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Meet the Maker: Sarah Villafranco of Osmia Organics

Sarah Villafranco of Osmia Organics

If the doctor says so, it must be true... right? When it comes to advice from former physician and founder of Osmia Organics, Sarah Villafranco, we're definitely listening. Sarah has created one of our favorite new lines (available only in our DC store for now) and we've completely fallen for the beautiful scents and powerful ingredients in her products. Since she's a DC native herself, Sarah will be joining us this Thursday from 4-7pm at our Union Market shop to talk about her line and to share her advice on how to live a healthy and balanced life, free of sketchy ingredients.  If you're still a clean beauty sceptic, check out our interview with her below for some health and beauty "real talk." 

What inspired you to start Osmia Organics? 

After having my second daughter and losing my mom to pancreatic cancer, I was in a bit of a swirl about where I wanted to steer the rest of my life. I had been practicing emergency medicine for about ten years, but I felt frustrated with the system, and wanted to inspire people to choose and cherish their health before it was too late. Around that time, I took a soap making class, and fell in love. Once I got the hang of creating artisanal, luxury soaps, I knew I had to do an entire line.

What makes Osmia different from other natural skincare brands? 

Well, every product is formulated by a physician (that’s me!) and made by hand in our studio in the stunning mountains of Colorado. We are a passionate team, out to remind you to return to your senses and choose health and happiness daily, in addition to making your skin look and smell gorgeous. Osmia is focused on using the highest quality botanicals, and formulating with only necessary, effective ingredients. We are readily available via email for specific questions, and have a few niche areas of expertise when it comes to natural skin care solutions, such as acne, sensitive skin, and perioral dermatitis.

With your background in medicine, what do you see as some of the greatest risks that conventional products pose on our health and safety?

The ingredients that concern me most are hormone disruptors (like parabens and phthalates) and ethoxylated ingredients. The hormone disruptors, often used in preservatives and synthetic fragrances, can affect the natural hormone cycles of children, women, and men, and there is increasing concern regarding their estrogen-like effects. Ethoxylated ingredients include things that end in “eth”, as well as some common skincare ingredients like polysorbates and emulsifying wax. The process of ethoxylation releases a carcinogen called 1,4-dioxane, and creates other by-products that are very toxic to aquatic species. There’s a long list of other shady characters, but those two are ubiquitous and worrisome, especially as they are often used in products that cover a large surface area of the skin.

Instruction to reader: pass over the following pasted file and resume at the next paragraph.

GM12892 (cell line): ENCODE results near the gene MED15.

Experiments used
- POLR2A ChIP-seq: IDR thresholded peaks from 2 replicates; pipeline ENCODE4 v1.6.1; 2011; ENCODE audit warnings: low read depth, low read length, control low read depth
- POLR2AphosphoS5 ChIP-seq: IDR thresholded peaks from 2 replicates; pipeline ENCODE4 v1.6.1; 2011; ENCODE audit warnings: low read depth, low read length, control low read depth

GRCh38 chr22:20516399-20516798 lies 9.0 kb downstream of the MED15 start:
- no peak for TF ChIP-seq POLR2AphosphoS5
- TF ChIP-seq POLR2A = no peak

What advice can you give to people who are conflicted when their dermatologist recommends skincare products that aren’t considered safe by your standards?

I would encourage people to make sure they are supporting their skin from the inside (diet, exercise, stress management) to the outside (products) as naturally as they can, using the fewest toxins possible. That said, there are times when you need something conventional, and I try to tell people not to beat themselves up if petroleum jelly is the only thing that works to calm their angry eyelids for a few weeks. Conventional, western medicine isn’t inherently evil – it’s the reason we don’t have smallpox and polio wiping out huge numbers of people anymore! But, when we start prescribing medications INSTEAD of telling people they need to stop smoking and eating fast food, things start to get scary.

And now the fun stuff - what’s the best piece of beauty advice your mother ever gave you?

My mom held a warm washcloth to her face every morning and evening. It seems like such a plain ritual, and I think she did it because it felt so wonderful, but it’s a lovely way to slow down, breathe a little deeper, and open your pores before
cleansing.

Knowing what you know now, what piece of beauty or health advice will you pass on to your own daughters?

I will teach them the basics of healthy living, of course, which includes diet, fitness, laughing a lot, and using beautiful, natural products. More importantly, though, I will make sure they grow up knowing that it’s okay to spend a little of their own money and time to create small beauty rituals, like applying a mask or a luxury body oil, that make them feel nourished and vibrant.

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